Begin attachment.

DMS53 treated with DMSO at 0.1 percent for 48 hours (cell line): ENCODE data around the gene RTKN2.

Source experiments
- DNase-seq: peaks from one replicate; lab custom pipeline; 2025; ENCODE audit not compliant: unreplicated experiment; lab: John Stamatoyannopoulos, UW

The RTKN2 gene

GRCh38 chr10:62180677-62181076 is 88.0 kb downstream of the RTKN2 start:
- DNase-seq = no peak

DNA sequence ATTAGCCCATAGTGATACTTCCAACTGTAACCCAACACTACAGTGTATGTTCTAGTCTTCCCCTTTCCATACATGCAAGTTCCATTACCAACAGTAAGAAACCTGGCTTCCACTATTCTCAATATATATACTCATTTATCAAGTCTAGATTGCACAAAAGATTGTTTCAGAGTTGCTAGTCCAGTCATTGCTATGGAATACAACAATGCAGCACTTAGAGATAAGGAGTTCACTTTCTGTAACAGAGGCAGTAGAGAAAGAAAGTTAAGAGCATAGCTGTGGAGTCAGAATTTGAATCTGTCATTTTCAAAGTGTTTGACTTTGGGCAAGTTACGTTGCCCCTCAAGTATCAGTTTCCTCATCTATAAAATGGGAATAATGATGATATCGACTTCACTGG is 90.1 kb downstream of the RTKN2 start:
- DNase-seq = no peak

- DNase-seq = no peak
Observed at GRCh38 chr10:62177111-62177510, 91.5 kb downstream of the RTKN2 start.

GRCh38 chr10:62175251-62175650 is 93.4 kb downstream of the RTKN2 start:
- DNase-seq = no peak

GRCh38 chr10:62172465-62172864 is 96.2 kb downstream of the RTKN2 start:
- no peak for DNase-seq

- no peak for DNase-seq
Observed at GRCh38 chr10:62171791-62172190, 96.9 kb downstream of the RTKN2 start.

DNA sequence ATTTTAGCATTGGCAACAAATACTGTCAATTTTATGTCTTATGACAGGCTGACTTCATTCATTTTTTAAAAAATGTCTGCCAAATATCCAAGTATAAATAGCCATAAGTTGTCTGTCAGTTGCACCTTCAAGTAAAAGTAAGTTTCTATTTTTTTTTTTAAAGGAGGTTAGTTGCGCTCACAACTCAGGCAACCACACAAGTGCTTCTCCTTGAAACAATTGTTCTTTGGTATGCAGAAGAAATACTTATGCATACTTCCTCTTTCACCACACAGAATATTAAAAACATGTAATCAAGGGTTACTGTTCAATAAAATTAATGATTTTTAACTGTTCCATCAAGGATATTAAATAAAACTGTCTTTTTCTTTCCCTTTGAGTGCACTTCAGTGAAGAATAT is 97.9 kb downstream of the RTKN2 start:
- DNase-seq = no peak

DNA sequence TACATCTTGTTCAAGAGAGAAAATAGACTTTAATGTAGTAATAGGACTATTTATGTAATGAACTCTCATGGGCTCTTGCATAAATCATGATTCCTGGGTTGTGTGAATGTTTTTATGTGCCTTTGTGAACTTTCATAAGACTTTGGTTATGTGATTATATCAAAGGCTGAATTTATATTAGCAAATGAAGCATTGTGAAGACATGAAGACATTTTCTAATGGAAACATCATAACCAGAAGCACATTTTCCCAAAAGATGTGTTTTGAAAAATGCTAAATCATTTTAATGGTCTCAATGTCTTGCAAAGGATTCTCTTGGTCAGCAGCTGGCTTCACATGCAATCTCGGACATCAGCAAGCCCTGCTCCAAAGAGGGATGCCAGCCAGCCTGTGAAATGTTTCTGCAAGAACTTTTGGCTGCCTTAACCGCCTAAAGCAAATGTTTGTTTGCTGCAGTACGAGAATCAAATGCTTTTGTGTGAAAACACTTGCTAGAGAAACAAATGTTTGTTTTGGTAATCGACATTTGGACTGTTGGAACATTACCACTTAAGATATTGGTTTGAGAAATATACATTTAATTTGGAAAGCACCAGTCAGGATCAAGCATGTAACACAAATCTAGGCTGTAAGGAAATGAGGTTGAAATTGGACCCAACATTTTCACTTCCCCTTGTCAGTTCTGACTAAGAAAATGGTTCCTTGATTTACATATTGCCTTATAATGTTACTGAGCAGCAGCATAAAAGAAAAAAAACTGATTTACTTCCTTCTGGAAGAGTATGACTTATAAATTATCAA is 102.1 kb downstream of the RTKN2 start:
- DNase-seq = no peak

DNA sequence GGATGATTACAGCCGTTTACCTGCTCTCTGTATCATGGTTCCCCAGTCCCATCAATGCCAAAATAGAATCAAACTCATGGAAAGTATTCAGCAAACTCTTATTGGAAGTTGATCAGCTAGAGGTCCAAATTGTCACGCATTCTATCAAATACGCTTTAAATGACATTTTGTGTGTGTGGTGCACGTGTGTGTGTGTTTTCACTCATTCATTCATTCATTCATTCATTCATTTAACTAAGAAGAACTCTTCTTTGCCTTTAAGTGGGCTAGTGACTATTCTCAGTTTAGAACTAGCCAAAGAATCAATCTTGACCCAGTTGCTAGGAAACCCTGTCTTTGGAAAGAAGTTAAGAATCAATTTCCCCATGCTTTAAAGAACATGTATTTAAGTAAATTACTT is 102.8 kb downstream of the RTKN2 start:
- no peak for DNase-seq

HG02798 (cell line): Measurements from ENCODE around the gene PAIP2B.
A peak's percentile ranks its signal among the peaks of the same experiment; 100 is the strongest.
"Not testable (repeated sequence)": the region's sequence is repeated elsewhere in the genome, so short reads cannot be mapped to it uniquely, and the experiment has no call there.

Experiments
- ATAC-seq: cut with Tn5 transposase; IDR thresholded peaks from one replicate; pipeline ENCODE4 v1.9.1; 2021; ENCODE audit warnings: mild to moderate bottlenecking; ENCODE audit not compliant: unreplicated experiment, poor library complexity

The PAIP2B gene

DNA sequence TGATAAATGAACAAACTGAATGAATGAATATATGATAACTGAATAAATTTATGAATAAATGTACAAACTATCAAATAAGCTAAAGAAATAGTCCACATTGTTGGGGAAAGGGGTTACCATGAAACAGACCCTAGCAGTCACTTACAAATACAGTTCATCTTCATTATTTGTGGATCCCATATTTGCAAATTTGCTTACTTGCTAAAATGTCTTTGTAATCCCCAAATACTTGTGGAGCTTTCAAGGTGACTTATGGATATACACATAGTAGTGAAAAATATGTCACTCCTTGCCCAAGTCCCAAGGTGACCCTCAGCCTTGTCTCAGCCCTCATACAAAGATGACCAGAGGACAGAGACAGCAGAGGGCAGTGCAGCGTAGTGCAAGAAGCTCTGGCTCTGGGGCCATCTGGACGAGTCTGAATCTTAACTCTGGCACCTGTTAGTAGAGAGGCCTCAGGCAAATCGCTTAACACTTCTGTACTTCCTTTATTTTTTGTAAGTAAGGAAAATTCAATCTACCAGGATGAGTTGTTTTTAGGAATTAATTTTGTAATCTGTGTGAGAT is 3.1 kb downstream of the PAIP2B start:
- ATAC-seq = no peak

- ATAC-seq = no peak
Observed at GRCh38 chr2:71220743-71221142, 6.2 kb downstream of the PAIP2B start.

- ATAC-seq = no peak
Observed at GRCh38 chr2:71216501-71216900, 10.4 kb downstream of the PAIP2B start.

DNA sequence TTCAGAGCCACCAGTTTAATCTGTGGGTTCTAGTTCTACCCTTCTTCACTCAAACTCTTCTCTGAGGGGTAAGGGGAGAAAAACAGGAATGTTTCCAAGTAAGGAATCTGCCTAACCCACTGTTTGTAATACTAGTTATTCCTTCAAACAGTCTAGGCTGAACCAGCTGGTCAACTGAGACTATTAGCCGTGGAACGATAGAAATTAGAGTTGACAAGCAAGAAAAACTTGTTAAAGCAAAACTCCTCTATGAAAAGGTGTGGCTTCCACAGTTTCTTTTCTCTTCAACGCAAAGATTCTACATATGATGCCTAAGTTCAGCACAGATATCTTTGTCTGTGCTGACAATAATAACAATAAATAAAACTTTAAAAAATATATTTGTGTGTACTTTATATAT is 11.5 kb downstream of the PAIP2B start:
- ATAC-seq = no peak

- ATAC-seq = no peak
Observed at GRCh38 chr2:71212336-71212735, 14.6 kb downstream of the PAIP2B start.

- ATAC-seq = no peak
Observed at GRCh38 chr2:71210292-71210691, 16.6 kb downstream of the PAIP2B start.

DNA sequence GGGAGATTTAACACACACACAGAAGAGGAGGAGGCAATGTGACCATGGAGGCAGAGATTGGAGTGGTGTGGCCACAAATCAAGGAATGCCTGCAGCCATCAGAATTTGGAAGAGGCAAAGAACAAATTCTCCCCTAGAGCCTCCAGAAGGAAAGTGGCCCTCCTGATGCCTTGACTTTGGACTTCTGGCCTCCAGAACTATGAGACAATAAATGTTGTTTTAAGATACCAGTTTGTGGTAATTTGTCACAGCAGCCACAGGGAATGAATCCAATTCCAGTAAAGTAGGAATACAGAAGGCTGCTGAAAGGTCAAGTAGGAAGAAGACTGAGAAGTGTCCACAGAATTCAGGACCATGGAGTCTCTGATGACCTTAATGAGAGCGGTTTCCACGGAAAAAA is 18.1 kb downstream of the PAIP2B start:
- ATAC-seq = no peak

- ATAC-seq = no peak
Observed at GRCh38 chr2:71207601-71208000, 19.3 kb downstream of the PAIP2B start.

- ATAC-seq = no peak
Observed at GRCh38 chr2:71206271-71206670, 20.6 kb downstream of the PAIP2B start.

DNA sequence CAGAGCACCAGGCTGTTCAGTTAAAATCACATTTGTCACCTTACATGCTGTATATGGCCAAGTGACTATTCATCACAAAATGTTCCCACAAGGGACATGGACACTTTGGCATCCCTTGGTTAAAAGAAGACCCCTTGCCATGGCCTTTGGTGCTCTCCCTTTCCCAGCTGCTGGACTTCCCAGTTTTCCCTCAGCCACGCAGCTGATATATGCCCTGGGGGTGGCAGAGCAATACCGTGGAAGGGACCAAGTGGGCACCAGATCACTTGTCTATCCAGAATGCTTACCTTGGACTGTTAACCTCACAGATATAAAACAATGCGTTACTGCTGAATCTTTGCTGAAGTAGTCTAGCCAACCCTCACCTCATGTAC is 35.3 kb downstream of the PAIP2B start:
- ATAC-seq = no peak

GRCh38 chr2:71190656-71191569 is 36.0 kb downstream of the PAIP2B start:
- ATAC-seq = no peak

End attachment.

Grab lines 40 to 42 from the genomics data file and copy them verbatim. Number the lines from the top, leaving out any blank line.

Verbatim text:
Observed at GRCh38 chr2:71210292-71210691, 16.6 kb downstream of the PAIP2B start.

DNA sequence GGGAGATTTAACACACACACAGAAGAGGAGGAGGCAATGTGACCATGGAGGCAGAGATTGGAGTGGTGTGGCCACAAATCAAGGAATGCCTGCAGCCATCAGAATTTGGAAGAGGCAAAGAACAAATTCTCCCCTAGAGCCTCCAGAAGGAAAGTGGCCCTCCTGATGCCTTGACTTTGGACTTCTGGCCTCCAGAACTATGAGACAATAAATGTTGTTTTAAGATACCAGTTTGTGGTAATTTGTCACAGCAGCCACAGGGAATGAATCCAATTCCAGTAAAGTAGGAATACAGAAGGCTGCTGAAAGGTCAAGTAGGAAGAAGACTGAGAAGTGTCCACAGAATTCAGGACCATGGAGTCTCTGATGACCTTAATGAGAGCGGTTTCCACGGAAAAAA is 18.1 kb downstream of the PAIP2B start:
- ATAC-seq = no peak